Militia leader who shot himself in face found guilty over US Capitol riots

Oath Keepers militia founder Stewart Rhodes - REUTERS/Jim Urquhart
Oath Keepers militia founder Stewart Rhodes - REUTERS/Jim Urquhart

A former Yale graduate and right-wing leader who shot his own eye out was found guilty on Tuesday of seditious conspiracy for the attack on the US Capitol by Donald Trump supporters, an important win for the Justice Department.

The verdicts against Oath Keepers founder Stewart Rhodes and four co-defendants, after three days of deliberations by the 12-member jury, came in the highest-profile trial so far to emerge from the deadly Jan 6, 2021, assault on the US Capitol, a failed bid to overturn then-President Trump's 2020 election defeat.

Rhodes, a Yale Law School-educated former Army paratrooper and disbarred attorney, was accused by prosecutors during an eight-week trial of plotting to use force to try to block Congress from certifying Democratic President Joe Biden's election victory over Republican Trump. Rhodes was convicted on three counts and acquitted on two.

One of his co-defendants, Kelly Meggs, was also found guilty of seditious conspiracy while the three others - Kenneth Harrelson, Jessica Watkins and Thomas Caldwell - were acquitted of that charge.

All five defendants were convicted of obstruction of an official proceeding - the congressional certification of the election results - with mixed verdicts on a handful of other charges.

The charges of seditious conspiracy and obstruction of an official proceeding each carry a sentence of up to 20 years in prison.

Oath Keepers leader Stewart Rhodes and four others charged with seditious conspiracy in the Jan. 6, 2021, Capitol attack - Dana Verkouteren via AP
Oath Keepers leader Stewart Rhodes and four others charged with seditious conspiracy in the Jan. 6, 2021, Capitol attack - Dana Verkouteren via AP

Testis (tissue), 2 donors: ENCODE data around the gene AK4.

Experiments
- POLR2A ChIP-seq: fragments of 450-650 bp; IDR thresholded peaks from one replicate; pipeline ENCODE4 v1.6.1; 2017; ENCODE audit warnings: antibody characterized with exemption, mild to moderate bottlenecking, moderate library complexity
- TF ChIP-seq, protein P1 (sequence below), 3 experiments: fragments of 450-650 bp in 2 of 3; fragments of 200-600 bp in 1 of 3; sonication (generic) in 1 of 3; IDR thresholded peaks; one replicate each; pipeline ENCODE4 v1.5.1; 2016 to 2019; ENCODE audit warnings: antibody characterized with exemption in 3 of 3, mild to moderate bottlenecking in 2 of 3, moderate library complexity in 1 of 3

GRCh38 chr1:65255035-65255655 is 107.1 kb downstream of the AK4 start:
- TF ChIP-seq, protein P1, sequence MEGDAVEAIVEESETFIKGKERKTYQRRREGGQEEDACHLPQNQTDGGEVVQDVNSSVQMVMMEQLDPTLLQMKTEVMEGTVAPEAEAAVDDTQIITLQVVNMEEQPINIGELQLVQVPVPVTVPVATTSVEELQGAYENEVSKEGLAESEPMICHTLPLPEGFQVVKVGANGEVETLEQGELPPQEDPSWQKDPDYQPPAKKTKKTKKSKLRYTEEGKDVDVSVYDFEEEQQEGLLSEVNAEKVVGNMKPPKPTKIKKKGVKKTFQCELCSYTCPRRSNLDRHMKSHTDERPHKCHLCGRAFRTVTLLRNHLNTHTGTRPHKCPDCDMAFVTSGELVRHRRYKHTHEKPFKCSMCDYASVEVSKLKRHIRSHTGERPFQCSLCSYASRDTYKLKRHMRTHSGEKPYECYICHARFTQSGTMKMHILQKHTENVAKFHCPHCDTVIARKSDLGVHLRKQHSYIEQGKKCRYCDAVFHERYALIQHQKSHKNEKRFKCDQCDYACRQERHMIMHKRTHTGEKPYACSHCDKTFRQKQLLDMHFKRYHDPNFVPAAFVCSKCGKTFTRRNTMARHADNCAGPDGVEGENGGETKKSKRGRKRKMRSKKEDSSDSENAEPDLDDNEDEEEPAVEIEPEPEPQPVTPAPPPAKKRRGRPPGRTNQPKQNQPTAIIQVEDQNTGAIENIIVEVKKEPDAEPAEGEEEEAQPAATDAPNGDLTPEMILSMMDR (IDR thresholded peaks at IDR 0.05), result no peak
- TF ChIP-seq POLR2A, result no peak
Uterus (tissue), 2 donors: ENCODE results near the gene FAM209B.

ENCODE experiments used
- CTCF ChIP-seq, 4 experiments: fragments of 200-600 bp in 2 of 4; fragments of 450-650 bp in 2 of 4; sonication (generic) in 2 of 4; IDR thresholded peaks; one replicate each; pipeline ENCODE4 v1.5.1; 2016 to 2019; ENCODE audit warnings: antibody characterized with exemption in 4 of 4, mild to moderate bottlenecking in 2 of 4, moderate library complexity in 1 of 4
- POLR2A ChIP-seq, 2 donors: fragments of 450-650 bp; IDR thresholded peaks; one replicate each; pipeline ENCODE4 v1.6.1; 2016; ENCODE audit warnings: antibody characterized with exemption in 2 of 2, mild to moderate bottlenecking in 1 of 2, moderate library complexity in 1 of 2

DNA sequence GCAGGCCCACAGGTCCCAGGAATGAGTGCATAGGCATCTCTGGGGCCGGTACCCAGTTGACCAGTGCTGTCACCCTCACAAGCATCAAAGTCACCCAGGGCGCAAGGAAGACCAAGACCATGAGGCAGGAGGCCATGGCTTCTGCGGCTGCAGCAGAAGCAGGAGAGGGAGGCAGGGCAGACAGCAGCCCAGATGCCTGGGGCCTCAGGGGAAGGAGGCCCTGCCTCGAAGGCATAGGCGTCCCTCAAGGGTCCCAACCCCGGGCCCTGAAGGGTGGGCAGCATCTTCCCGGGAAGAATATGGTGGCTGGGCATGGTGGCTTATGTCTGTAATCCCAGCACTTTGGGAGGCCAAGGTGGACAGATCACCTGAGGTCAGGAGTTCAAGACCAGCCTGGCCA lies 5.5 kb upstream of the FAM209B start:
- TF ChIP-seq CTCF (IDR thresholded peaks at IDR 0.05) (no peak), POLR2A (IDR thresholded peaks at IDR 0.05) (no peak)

Two more high-profile trials related to the attack are due to begin next month. Four other Oath Keepers members face seditious conspiracy charges, as do members of the right-wing Proud Boys group, including its former chairman Enrique Tarrio.

James Lee Bright, an attorney for Rhodes, said he thinks the verdict will inform how the Justice Department proceeds on the other seditious conspiracy prosecutions.

"The return in this, even though we're not pleased with it, probably speaks to the fact that the DOJ is going to go full steam ahead in like fashion on all the others," Bright told reporters outside court.

On his way to Washington DC before the riot, Rhodes spent thousands of dollars on equipment including an AR-platform rifle, magazines, mounts and sights.

The court was shown footage of Oath Keepers stashing weapons at a hotel in Virginia for a "quick reaction force", but they were not used.

On the day of the riot, Rhodes remained outside like a "general surveying his troops on the battlefield" while Oath Keepers wearing combat gear were seen among the crowd, according to prosecutors.

Rhodes, who wears an eye patch after accidentally shooting himself in the face with his own gun, is one of the most prominent defendants of the roughly 900 charged over the attack. Meggs, who heads the Oath Keepers' Florida chapter, was the only defendant besides Rhodes in this trial who played a leadership role in the organization.

Rhodes in 2009 founded the Oath Keepers, a militia group whose members include current and retired U.S. military personnel, law enforcement officers and first responders.

Its members have showed up, often heavily armed, at protests and political events around the United States including the racial justice demonstrations following the murder of a Black man named George Floyd by a white Minneapolis police officer.

"The Justice Department is committed to holding accountable those criminally responsible for the assault on our democracy on Jan. 6, 2021," Attorney General Merrick Garland said in a statement.